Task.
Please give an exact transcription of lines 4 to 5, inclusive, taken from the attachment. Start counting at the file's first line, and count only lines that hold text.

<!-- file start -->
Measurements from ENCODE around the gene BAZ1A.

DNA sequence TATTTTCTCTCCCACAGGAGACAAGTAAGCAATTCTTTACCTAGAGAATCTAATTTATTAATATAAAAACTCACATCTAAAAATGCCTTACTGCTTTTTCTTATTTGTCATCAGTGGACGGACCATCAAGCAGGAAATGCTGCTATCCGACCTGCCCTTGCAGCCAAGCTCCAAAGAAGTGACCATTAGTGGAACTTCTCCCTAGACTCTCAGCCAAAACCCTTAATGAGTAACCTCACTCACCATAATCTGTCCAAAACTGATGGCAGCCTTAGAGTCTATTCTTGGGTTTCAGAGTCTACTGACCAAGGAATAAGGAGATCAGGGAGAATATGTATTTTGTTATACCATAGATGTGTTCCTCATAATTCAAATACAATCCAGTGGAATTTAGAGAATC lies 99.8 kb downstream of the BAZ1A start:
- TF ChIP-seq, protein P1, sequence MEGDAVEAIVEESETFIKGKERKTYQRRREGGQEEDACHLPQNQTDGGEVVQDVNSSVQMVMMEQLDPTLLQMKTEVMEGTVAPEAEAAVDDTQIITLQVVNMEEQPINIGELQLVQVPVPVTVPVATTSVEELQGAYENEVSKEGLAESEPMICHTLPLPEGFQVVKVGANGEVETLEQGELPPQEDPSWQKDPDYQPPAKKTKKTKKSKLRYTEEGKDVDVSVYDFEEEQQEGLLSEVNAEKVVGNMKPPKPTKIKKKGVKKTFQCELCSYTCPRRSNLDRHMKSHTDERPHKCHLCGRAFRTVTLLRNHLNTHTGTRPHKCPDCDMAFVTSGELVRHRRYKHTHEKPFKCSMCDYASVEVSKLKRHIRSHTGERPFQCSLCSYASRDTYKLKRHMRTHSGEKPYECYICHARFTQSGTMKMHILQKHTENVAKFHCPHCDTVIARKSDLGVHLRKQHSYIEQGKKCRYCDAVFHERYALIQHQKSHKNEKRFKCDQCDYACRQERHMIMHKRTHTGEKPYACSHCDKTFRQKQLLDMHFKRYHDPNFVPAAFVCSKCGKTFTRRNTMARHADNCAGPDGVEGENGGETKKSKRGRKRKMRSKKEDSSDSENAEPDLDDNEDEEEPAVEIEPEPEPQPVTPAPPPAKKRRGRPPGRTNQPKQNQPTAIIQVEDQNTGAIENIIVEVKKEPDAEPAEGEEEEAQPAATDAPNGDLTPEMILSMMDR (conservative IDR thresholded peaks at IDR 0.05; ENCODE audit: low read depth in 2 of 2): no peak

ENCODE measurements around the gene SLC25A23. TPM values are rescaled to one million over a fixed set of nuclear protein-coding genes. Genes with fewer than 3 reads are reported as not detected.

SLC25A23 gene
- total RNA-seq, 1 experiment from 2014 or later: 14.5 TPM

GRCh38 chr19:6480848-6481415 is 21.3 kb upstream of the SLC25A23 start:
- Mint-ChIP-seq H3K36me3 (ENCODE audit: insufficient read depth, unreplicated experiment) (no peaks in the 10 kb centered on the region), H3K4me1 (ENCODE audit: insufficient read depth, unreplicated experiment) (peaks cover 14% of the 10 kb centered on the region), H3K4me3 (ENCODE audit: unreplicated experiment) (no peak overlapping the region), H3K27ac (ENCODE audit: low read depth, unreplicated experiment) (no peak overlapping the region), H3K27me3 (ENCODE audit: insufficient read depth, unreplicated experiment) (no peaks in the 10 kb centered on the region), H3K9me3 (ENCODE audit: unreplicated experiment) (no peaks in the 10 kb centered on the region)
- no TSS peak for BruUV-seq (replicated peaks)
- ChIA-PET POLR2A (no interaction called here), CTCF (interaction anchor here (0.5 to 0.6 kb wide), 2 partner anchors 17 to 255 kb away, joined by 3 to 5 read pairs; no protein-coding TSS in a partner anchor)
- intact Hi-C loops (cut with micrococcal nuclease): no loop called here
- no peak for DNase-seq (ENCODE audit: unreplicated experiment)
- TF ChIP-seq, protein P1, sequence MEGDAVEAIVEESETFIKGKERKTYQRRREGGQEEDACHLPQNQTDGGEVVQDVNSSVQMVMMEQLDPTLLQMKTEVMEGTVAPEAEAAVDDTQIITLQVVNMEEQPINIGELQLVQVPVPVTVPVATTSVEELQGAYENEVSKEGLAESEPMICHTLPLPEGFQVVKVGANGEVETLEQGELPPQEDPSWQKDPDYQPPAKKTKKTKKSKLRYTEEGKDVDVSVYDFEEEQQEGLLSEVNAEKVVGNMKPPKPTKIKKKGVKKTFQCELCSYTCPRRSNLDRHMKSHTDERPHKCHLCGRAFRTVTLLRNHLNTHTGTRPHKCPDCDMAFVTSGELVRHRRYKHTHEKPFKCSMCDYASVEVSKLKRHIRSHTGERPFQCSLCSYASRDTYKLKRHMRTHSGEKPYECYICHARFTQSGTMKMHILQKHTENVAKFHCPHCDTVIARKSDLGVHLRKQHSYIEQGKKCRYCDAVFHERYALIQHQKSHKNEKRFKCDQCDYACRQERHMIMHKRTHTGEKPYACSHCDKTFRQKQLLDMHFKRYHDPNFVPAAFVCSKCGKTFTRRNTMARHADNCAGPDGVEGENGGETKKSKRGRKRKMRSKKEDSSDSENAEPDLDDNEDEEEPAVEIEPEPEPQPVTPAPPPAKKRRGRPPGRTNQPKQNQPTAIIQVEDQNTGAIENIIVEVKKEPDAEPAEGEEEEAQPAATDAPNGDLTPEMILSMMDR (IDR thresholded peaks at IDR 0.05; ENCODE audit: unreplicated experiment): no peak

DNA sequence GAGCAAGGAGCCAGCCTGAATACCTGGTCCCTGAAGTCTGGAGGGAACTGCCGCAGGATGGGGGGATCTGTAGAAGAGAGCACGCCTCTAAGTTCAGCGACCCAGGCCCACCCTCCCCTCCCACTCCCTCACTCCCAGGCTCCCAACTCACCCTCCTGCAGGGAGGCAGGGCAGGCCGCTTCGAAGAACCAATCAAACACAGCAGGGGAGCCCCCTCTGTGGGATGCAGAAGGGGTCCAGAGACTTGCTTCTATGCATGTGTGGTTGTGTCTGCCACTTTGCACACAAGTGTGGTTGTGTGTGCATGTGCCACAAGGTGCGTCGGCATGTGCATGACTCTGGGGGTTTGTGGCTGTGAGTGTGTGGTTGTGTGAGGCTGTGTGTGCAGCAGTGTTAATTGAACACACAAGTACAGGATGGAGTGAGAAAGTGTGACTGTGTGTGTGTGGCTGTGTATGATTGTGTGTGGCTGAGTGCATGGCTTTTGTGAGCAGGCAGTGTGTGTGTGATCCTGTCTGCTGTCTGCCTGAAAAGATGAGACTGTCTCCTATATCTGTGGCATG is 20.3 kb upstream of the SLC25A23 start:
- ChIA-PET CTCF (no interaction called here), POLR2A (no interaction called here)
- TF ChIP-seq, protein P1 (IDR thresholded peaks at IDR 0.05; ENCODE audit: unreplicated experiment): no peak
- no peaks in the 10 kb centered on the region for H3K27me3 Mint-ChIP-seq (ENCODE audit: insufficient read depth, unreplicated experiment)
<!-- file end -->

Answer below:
ENCODE measurements around the gene SLC25A23. TPM values are rescaled to one million over a fixed set of nuclear protein-coding genes. Genes with fewer than 3 reads are reported as not detected.

SLC25A23 gene